Bohemond VI of Antioch, under the influence of his father-in-law Hetoum I of Armenia, had voluntarily submitted to Mongol authority in 1260,[13] while Abaqa's father Hulagu was in power, making Antioch and Tripoli vassal states of the Ilkhanate. In 1268, the Mamluk leader Baibars captured Antioch,[14] and Bohemond obtained a truce with Baibars in order to keep from losing Tripoli as well.[15][16]

In response to the fall of Antioch, Edward I of England arrived in Acre in 1271, trying to lead a new Crusade. It was ultimately considered a military failure, but Edward was able to eventually secure a truce with the Mamluks before he had to return to England.

When Edward arrived in Acre, he had sent an embassy to Abaqa, led by Reginald Rossel, Godefroi of Waus and John of Parker, requesting military assistance from the Mongols.[17] Abaqa was occupied by other conflicts in Turkestan but answered positively to Edward's request, sending 10,000 Mongol horsemen under general Samagar from the occupation army in Seljuk Anatolia, to Syria:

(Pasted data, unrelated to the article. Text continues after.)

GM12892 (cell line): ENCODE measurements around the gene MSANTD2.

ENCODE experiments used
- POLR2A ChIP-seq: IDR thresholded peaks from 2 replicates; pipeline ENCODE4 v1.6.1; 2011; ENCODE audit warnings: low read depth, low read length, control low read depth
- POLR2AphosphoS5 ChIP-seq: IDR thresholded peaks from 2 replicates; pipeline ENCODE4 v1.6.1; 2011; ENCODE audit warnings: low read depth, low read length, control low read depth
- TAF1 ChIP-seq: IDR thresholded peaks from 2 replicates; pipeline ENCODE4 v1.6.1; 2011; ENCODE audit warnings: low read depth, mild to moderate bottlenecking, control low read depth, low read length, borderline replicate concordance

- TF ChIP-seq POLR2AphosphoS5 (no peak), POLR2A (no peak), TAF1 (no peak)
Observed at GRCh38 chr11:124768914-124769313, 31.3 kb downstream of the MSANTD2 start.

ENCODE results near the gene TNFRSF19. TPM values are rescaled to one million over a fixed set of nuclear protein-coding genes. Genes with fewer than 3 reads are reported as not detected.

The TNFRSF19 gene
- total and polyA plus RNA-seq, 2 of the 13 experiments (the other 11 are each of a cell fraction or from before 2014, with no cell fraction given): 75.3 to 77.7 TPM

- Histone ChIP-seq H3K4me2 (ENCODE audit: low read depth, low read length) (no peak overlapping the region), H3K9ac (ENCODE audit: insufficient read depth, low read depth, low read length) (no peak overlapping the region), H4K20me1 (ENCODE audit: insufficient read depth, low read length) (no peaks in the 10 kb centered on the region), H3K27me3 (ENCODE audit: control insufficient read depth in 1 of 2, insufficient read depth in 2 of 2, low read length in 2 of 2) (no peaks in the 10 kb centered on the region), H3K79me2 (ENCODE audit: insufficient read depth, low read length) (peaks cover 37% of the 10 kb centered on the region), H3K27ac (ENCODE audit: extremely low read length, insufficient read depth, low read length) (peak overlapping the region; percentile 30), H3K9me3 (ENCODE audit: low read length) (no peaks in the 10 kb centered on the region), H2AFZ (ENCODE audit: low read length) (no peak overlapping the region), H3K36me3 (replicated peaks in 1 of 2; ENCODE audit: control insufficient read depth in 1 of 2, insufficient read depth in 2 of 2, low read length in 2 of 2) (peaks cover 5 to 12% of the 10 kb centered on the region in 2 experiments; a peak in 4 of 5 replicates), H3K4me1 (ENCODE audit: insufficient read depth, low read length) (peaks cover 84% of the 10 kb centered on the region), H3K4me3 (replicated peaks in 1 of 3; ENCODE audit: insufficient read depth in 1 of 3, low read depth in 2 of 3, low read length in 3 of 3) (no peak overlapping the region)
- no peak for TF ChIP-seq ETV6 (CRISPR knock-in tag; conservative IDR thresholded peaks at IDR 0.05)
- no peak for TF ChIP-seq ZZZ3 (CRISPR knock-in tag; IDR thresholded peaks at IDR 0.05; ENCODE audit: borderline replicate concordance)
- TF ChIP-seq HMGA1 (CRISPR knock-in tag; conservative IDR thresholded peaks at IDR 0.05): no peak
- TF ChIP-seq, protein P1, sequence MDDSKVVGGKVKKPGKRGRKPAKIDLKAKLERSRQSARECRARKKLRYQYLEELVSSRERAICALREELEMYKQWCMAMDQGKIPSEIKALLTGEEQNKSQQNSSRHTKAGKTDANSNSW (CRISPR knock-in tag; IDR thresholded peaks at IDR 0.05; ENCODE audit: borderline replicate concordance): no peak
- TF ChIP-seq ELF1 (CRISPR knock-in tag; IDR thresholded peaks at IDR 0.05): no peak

"After talking over the matter, we have on our account resolved to send to your aid Cemakar (Samaghar) at the head of a mighty force; thus, when you discuss among yourselves the other plans involving the afore-mentioned Cemakar be sure to make explicit arrangements as to the exact month and day on which you will engage the enemy."
— Letter from Abaqa to Edward I, September 4, 1271.[18]